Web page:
Medical information should never make a job interview’s subject unless the job in question presents health hazards recognized by injury laws. In this situation, your legal team will advise you on disclosing such information to candidates and asking them about their health status in an ethical, lawful manner. Other than that, it would be best if you refrained from any medical/genetic discrimination. Avoid any of the following questions:
25. Did you take any sick days or extended medical leave in the recent past?
26. Do you have a chronic medical condition we should know about?
27. Has anyone in your family been diagnosed with cancer/heart disease, etc.?
28. What is the health status of your parents/relatives?
29. Do you have a history of genetically transmitted physical or mental diseases?
30. Did you file a workers’ compensation claim/work injury claim in the past year?
Keep in mind that it is illegal to conduct dedicated Internet searches related to a person’s medical file or family’s medical history and disseminate such information at the workplace. In some conditions, it is reasonable to ask a candidate about back health issues if you are offering a construction job, but discuss matters with your legal team before.
VII. Illegal Interview Questions Regarding Disability
According to the Americans with Disabilities Act of 1990, it is illegal for employers to discuss disability at a hiring interview. Here are some questions you should avoid at all costs:
31. Do you have any physical or mental disabilities we should know about?
32. How did you lose your arm/leg?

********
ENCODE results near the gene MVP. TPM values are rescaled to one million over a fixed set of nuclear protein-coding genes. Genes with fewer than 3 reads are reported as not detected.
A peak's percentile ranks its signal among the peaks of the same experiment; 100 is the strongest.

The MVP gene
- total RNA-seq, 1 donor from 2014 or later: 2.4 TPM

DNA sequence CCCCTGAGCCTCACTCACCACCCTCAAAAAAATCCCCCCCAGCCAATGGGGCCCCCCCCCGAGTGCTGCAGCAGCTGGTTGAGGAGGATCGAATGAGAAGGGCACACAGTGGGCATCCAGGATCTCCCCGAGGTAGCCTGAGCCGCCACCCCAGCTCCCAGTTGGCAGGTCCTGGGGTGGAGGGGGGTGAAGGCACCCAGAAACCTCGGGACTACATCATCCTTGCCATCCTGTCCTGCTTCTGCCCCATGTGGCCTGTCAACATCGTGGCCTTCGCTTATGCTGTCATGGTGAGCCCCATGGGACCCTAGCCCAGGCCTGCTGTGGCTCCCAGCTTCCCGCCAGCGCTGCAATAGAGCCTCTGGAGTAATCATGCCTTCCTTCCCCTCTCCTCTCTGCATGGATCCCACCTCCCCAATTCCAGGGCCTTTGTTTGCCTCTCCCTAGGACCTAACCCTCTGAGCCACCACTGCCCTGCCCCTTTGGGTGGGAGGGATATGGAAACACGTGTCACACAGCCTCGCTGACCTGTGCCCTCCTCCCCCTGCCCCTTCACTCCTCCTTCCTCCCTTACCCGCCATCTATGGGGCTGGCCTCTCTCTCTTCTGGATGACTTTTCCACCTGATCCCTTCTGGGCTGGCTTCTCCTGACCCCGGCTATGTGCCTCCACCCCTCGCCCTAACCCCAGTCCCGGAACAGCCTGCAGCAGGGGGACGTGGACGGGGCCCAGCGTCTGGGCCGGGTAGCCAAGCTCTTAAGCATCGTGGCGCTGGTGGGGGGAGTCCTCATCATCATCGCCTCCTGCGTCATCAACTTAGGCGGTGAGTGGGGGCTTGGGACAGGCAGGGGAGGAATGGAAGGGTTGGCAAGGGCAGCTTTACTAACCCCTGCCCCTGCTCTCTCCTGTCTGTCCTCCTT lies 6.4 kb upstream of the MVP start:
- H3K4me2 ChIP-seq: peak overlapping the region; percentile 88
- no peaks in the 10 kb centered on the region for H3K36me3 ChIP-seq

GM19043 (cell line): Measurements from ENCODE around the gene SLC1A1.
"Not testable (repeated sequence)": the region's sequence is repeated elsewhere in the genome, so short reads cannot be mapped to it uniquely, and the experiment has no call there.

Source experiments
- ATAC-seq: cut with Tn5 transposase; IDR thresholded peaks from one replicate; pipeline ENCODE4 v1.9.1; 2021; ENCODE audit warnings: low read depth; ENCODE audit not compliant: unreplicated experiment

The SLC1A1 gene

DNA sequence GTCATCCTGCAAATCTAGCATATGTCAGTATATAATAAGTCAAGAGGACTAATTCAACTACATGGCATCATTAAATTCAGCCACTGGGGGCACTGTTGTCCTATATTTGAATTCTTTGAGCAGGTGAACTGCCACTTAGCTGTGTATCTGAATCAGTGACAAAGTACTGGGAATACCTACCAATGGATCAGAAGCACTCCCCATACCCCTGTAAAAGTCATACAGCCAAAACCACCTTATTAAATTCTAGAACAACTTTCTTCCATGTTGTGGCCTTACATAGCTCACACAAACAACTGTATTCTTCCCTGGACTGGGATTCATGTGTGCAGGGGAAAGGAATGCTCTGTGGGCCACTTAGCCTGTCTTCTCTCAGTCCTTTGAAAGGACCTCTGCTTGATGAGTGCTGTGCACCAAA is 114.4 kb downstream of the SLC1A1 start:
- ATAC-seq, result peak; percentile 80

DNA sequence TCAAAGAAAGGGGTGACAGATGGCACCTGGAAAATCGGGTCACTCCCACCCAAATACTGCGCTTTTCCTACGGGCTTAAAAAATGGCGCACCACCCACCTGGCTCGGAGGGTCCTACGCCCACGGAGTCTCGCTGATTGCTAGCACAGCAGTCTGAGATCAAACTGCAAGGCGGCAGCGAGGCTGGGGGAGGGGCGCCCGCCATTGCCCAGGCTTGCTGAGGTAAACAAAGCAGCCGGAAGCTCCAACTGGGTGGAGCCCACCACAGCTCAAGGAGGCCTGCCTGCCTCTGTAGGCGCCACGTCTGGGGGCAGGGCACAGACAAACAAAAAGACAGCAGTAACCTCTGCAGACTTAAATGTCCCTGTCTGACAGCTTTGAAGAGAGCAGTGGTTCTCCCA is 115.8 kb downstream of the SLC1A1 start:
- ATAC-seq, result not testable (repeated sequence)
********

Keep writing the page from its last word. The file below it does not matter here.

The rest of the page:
33. Have you filed a disability claim in the past year?
One acceptable way to go about disability during the interview is asking the applicants if they could perform the job’s essential responsibilities in the presence of proper accommodation, which you must offer under the law.
VIII. Illegal Interview Questions Regarding Household Situation
In the pandemic context, employers worry about a person’s attendance, reliability, focus, commitment, stress levels, and more. While such questions are in a relatively gray area when it comes to their lawfulness, it is better to avoid them:
34. Are you financially responsible for any dependents?
35. Does your spouse have a job?
36. Who do you live with?
37. What is the relationship between you and the people you live with?
38. Who is supervising the children’s online schooling?
If you want to know such answers, have your legal team draft the questions so they don’t tie in with marital status & family, pregnancy, sexual orientation, financial situation, etc.
IX. Illegal Interview Questions Regarding Religion and Church Attendance
Religious discrimination is a grave issue that all employers should avoid. Here are some questions that might throw you in a world of trouble if you ask them:
39. What religion are you?
40. What is your denomination?
41. What church do you go to?
42. Will you need days off for religious holidays or practices?
43. What days do you worship/do not work due to your religious affiliation?
The exception here is religious organizations, which can factor in a candidate’s religion in their interview process and hiring decision. Other than that, non-religious organizations should not tap into an applicant’s faith, beliefs, spirituality, religious and cultural background, church-going habits, congregation, etc.
X. Illegal Interview Questions Regarding Arrest Record & Convictions
Depending on the state, an arrest or conviction record cannot legally disqualify a candidate from employment unless it directly connects to the job in question. People convicted of statutory rape are usually prohibited from getting a teaching job. Similarly, a person convicted of fraud will not likely get a job as a company’s financial manager. Nevertheless, here are some questions that are illegal, no matter the state: